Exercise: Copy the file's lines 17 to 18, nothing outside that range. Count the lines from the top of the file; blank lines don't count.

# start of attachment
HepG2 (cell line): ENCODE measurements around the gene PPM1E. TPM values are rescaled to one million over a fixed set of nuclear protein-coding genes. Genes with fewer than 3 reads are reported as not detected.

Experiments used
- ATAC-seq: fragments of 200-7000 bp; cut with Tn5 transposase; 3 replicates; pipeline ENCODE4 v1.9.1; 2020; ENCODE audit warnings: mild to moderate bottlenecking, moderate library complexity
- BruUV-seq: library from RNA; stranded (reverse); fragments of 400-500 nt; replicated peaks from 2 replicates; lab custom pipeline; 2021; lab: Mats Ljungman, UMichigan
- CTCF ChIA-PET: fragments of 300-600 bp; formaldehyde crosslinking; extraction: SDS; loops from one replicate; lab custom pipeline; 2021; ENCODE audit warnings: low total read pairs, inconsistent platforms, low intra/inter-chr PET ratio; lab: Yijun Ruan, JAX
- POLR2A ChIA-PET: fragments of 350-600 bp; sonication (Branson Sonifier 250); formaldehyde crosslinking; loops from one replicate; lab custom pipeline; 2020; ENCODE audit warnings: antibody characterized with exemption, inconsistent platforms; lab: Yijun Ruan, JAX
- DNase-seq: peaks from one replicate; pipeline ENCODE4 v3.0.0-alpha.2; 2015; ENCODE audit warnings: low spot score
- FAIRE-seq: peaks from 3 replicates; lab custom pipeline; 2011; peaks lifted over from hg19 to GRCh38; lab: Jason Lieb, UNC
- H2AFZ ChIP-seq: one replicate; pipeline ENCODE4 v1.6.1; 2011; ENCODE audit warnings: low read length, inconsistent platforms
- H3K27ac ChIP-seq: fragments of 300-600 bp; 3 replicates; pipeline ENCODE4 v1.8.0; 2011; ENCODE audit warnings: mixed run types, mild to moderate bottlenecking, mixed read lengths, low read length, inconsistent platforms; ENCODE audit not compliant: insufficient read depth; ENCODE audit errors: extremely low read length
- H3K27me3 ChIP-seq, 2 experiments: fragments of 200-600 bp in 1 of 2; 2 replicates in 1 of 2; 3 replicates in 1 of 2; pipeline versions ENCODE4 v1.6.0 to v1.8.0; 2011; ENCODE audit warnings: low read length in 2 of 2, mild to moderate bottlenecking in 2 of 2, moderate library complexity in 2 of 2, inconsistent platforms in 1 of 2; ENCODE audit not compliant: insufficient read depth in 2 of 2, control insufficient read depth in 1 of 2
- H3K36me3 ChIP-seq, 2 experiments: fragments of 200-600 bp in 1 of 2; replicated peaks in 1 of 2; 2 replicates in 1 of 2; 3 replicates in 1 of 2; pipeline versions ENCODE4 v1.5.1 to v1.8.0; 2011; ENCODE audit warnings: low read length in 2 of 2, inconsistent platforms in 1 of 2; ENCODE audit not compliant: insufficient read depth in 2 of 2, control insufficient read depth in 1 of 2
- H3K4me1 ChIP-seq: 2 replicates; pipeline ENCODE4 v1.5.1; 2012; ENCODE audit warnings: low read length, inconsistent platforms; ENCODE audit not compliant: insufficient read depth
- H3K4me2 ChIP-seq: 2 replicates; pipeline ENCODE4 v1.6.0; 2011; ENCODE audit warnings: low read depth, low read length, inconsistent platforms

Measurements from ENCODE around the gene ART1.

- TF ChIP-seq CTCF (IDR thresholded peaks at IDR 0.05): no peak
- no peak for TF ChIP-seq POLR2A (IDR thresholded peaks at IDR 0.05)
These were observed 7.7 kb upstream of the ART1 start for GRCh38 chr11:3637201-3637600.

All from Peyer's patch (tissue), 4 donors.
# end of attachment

- no peak for TF ChIP-seq POLR2A (IDR thresholded peaks at IDR 0.05)
These were observed 7.7 kb upstream of the ART1 start for GRCh38 chr11:3637201-3637600.